The Chicago Foreign Language Press Survey was published in 1942 by the Chicago Public Library Omnibus Project of the Works Progress Administration of Illinois. The purpose of the project was to translate and classify selected news articles that appeared in the foreign language press from 1855 to 1938. The project consists of 120,000 typewritten pages translated from newspapers of 22 different foreign language communities of Chicago.

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This group has 7091 other articles.

This article was published in 1871.
259 articles were published that year.

This article has a primary subject code of "Strikes" (I D 2 a 4).
529 articles share this primary code.

  • Illinois Staats-Zeitung -- December 15, 1871
    [Congress Takes Action on Relation between Capital Labor]

    A motion introduced into Congress by Representative Hoar (Mass.) recognizes the national scope of the relations between Capital and Labor. The motion aims at the nomination of a permanent commission of three members whose function it shall be:

    "To investigate the questions of wages and working hours; the relations between capitalists and laborers, and the social, physical and educational conditions, of the laboring classes in the United States; and to determine how these conditions are being influenced through the existing commercial and financial laws and through the currency."

    In explaining his motion Mr. Hoar expressly pointed to the Labor Internationale and the Paris Commune. Of the latter he said that one should not condemn it, as long as one has heard only one side, as is the case at present. A cause for which thousands, not only of workers, but likewise of highly educated 2and well-to-do men heroically gave their lives - such a cause surely has a claim to be examined conscientiously and without prejudice. The leading idea of the Internationale, namely, an association of all humanity and the exclusion of all national antagonisms he called one most worthy to be pondered....

    As far as can be judged from the still continuing debate, Representative Hoar's motion will be adopted almost unanimously. That, the members of the Internationale, if they wish, may interpret as their victory. But the quixotic, garrulous visionaries among them, who dream of communistic Utopias, will get the surprise of their lives. The adoption of the Hoar motion will bring results with which they, crazy bunglers of the stripe of citizen of Sorge of Hoboken, will be as little satisfied as Karl Heinzen is with the Hohenzollern empire.

    On former occasions, when the labor question appeared exclusively in the form of the so-called "eight-hour movement", we have given it as our opinion that America, with its vigorous realism, is just the right place where the justified components of the labor movement can be separated from the anti-rational and 3confused fantasies, with which it has surrounded itself in Europe. The idea is justifiable that workers should appropriately share in the fruits of enormous progress in the technical field, and that this share should consist in a gain of time for higher intellectual education with a consequent enjoyment of life on a level more worthy of human beings...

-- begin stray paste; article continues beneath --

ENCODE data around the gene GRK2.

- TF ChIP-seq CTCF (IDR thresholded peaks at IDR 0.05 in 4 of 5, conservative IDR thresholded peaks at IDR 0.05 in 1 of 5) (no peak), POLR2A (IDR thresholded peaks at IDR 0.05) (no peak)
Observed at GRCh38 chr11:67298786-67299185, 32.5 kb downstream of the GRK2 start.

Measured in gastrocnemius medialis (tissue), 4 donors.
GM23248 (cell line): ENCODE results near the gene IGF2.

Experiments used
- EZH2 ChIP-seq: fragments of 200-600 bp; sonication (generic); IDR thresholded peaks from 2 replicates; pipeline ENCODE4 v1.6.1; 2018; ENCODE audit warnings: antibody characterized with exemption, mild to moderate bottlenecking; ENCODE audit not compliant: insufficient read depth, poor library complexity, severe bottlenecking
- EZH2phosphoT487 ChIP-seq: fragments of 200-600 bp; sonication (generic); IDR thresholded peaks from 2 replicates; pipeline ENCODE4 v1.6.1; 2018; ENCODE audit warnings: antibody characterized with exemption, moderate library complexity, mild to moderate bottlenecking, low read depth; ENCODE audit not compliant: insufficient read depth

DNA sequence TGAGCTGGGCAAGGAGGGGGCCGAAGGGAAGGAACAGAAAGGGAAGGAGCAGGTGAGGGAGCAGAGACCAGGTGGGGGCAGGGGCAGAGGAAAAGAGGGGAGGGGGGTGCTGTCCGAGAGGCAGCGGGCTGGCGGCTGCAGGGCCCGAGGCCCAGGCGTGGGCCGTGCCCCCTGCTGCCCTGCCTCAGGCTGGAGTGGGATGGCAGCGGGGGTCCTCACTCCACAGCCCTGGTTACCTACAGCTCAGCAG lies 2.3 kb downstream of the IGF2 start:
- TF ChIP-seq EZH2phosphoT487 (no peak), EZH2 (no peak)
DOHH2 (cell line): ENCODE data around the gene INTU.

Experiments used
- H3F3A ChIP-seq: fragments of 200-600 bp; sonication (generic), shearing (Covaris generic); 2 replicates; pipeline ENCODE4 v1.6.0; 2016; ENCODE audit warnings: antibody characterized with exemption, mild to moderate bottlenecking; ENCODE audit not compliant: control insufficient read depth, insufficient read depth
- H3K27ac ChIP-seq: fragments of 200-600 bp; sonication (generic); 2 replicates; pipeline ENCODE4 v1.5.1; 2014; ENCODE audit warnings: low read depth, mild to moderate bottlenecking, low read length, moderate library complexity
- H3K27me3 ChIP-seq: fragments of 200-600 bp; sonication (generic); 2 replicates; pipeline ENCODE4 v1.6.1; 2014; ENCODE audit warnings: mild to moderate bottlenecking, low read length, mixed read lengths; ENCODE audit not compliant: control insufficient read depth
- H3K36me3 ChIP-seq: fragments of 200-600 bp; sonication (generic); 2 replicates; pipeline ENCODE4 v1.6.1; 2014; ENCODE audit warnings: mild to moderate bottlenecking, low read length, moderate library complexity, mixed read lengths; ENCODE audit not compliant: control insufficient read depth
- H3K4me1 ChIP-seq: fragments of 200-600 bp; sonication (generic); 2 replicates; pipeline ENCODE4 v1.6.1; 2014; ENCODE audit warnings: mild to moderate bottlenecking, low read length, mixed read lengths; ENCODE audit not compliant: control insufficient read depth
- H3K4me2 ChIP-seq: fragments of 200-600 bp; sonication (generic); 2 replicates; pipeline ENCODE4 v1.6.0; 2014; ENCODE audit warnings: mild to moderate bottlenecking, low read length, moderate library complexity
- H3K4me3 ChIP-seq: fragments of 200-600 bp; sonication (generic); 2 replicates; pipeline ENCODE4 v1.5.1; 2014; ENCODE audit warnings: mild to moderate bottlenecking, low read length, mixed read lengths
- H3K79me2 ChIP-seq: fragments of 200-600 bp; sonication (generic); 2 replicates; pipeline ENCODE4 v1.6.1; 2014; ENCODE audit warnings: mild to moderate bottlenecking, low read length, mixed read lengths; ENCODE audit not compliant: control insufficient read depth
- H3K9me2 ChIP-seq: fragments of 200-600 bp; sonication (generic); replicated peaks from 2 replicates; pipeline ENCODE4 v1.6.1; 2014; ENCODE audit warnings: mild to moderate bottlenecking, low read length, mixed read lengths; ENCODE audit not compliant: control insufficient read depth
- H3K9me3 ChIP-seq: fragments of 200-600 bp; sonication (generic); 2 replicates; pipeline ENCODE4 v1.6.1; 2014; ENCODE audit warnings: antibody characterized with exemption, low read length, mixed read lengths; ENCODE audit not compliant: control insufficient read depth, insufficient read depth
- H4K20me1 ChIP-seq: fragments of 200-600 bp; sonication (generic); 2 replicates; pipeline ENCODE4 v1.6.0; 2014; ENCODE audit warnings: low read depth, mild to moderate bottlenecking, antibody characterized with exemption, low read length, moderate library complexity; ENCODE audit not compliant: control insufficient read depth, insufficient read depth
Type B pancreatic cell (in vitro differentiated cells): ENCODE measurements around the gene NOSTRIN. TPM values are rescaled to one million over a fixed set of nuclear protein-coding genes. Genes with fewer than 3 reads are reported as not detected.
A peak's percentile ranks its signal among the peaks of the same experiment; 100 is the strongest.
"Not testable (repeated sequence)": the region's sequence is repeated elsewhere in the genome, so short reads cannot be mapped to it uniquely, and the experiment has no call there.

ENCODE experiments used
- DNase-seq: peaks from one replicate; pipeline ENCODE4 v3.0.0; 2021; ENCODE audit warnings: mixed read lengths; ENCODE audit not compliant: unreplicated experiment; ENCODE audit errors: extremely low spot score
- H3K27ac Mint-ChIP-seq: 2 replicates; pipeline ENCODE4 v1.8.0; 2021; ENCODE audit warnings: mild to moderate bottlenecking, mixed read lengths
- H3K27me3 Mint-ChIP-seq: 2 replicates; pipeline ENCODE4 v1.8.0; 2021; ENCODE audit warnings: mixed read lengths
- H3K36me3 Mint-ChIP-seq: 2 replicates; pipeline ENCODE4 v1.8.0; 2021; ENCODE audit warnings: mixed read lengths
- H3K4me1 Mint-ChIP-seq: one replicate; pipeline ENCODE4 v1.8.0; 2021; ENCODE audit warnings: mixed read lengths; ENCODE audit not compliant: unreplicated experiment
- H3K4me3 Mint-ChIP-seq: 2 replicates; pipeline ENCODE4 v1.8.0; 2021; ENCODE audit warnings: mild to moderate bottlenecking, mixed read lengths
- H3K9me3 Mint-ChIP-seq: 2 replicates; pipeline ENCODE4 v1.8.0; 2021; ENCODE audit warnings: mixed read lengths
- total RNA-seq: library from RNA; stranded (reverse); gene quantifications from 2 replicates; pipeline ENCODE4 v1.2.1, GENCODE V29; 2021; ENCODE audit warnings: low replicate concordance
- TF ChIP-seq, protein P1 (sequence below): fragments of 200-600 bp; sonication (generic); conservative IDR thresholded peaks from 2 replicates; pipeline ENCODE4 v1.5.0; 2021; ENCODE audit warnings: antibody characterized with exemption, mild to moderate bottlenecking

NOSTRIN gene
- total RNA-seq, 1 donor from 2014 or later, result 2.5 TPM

Unjustified, however, is the demand which one can more or less clearly distinguish in the savage howling of the Paris and Berlin demagogues, that, as formerly the capitalist was above and the worker below, so in future the worker should be on the top and the capitalist on the bottom. The place of one aristocracy, that of the purse, shall be taken by another, that of the fist. Not only the hard-working and able laborer, but the shiftless, uncouth n'er-do-well who calls himself worker, shall share in the gain of the capitalist. As in former centuries, "noble birth", so in future the mere name of "laborer" shall be a patent of nobility that assures the possessor the largest possible enjoyment of life with the least possible pains. This 4is the unreasonable view of the labor question that inevitably had to develop in Europe. But here on the soil of a free republic the situation is different. Here, where not a class of capitalist stands in opposition to a class of workers; here where nine-tenths of the capitalist have started their careers as laborers; here it is not a question of depriving somebody of special rights and giving them to the other side, but of assuring both of equal justice. Our workers are no cold and starving proletarians, and don't want to be regarded as poor pitiful wretches. None of them counts on remaining necessarily, to the end of his days, a wage earner, and to desire a state of society where a few years hence his own neck may be cut (if by then he should have become a capitalist) is far from his mind.

    But not in the measure as factory industry develops and population becomes more dense, the misproportion between fixed wage and capital gains will increase, that, indeed, is to be feared. And to cope with that future problem preparations must be made in advance. The solution lies in all probability in the direction of free cooperation. This, however presupposes, not an obtuse, savage, ignorant 5and violent mass of proletarians (as the communism of Berlin and Paris fashion does) but educated, industrious, ambitious workers. Not in the ways of Bebel and Liefknecht, who after all are but repulsive caricatures of Paris communists, but in the sober and practical ways of Schulze from Delitzsch, the labor question in the United States will be solved. As a first step to make such a solution one of the great national tasks, one may welcome Mr. Hoar's motion.

    German
    I D 2 a 4, I D 2 b, I H